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ROSE Foundation announces new CEO

Following the retirement of Raj Lochan, Bubele Nyiba has been appointed the new CEO of the ROSE Foundation (Recycling Oil Saves the Environment).
Bubele Nyiba, CEO, ROSE Foundation
The ROSE Foundation is a national non-profit organisation established to promote and encourage the environmentally responsible management of used lubricating oils and related waste in South Africa. Funded by the major manufacturing stakeholders in the lubricants industry, ROSE has successfully promoted the responsible recycling of large volumes of used oil, preventing pollution, and creating widespread employment opportunities.

Bubele Nyiba, who has a long history in the oil industry, having previously worked with Engen Petroleum for 15 years, has a passion for the industry, and is determined to drive greater efficiencies in used oil recycling and to meet the challenges facing the sector.

“The ROSE Foundation has been integral in championing the responsible collection and recycling of used oil to ensure that it does not end up contaminating the environment. The people that ultimately make this possible are the collectors that go out and collect this used oil and the processors who refine it into a reusable product,” says Nyiba.

Role of collectors and processors

“The low levels of the crude oil price has put immense pressure on the collectors as they get very low prices for used oil when the price of crude is low. Financial pressure makes it difficult for collectors to embrace compliance and because of this ROSE assists as much as possible in terms of free training, auditing, protective clothing, insurance, etc. Collectors really have the most difficult position in the used oil supply chain - working extremely hard and under difficult circumstances.”

“The processors also play a vital role as they make it possible for the used oil collectors to make a living by purchasing the used oil. ROSE is also working with the processors to ensure compliance."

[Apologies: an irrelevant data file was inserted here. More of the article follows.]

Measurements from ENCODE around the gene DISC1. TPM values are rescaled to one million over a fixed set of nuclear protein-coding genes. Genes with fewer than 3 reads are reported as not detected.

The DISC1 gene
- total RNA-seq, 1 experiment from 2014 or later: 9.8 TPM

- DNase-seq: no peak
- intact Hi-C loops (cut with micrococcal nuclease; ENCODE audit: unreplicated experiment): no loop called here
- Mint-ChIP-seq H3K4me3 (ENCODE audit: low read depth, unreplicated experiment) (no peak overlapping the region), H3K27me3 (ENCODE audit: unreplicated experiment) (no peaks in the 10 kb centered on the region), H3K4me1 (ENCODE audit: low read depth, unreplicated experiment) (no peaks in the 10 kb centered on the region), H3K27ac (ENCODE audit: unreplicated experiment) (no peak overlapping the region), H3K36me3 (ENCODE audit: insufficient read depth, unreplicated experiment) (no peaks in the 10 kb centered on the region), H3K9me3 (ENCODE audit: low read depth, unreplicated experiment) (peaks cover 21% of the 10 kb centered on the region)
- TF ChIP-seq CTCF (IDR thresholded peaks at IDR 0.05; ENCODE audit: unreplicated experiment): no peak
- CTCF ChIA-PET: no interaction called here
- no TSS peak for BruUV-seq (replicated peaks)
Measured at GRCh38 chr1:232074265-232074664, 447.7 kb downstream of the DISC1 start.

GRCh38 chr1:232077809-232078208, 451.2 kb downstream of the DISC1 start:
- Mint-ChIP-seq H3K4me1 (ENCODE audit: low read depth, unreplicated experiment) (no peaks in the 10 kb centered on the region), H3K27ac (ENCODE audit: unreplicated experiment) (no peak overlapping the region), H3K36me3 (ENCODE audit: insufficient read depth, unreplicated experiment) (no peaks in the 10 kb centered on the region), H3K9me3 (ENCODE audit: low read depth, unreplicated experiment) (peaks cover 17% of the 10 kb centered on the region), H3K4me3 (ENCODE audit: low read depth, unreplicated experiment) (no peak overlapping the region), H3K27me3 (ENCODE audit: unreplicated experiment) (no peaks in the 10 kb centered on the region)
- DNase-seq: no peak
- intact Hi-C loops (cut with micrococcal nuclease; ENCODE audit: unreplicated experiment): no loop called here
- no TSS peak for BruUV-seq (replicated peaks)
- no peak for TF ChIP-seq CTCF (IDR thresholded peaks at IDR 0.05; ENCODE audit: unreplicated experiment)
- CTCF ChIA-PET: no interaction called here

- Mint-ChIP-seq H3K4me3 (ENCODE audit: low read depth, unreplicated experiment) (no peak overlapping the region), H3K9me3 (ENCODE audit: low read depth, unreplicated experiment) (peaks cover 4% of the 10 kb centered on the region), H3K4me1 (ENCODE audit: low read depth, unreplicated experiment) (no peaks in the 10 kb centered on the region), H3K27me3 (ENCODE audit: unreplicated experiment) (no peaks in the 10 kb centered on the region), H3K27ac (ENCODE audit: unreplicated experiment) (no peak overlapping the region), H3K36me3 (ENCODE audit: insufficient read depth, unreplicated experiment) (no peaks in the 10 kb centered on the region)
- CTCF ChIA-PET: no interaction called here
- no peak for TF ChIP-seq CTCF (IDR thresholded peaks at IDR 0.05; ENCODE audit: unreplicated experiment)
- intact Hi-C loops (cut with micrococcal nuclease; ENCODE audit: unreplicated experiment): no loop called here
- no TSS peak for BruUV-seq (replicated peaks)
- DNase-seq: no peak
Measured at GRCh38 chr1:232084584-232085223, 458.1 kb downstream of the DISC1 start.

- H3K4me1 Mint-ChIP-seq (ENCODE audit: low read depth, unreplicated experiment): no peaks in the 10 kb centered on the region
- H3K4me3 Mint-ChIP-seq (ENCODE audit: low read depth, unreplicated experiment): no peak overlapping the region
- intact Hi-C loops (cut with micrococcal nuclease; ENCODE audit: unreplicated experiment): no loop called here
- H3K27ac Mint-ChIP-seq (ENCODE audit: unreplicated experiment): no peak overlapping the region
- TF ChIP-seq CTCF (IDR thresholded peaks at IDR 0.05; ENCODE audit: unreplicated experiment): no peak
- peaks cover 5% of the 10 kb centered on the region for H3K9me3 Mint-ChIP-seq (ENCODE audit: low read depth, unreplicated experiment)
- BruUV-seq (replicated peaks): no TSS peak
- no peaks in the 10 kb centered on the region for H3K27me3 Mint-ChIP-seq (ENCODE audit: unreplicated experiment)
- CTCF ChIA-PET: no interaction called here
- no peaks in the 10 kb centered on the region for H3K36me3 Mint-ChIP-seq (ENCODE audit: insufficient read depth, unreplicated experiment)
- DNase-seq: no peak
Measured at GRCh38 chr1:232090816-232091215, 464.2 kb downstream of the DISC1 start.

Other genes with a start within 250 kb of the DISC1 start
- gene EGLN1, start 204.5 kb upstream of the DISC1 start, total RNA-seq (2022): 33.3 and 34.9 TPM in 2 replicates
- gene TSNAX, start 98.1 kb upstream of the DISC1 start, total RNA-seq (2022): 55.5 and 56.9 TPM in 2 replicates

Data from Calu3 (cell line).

With regards to challenges, Nyiba says that the big unknown for all the players in the used oil industry is legislation. “This could have a huge impact on the contributions and the price of virgin oil. The customer takes the knock in the end as the prices of commodities simply go up if taxes increase. This point is often missed when people talk about legislation and its impact. Ultimately, it is the customer that pays for any government levy. The member companies of Responsible Producer Organisations are simply a convenient collection mechanism. It’s also important to point that an industry-managed extended producer responsibility will always be more cost effective than the alternative.”

Eliminating free-riders

“My long-term goal going forward is that I would like to see a ROSE Foundation that is a formidable brand in the waste management sector - when people see used lubricating oil, they must immediately think ROSE. In the short term, I would like to make ROSE as inclusive as possible and I plan to put a lot of energy into working with the majority of oil collectors and processors in the country – this way we can substantially increase the used oil we account for. In addition to this I would like to see ROSE engaging with all lubricant marketers, manufacturers, and importers. The aim is to get all these players to be contributing to the ROSE Foundation. This will eliminate all free-riders along the oil supply value chain.”

“From a ROSE Foundation point of view, we need to be seen to be an independent organisation that looks after the interests of the environment. This will allow all players in the used oil value chain to work together cooperatively for the good of the environment.”

Nyiba joins the other members of the ROSE Foundation board, which is made up of elected industry representatives, including chairman Fabian Magerman, vice-chair Nerusha Govender, Nobleman Kani, Samson Mkhwanazi, Peter Yang, Margaret Stephens and Twanet Boschoff-Van Vuuren.



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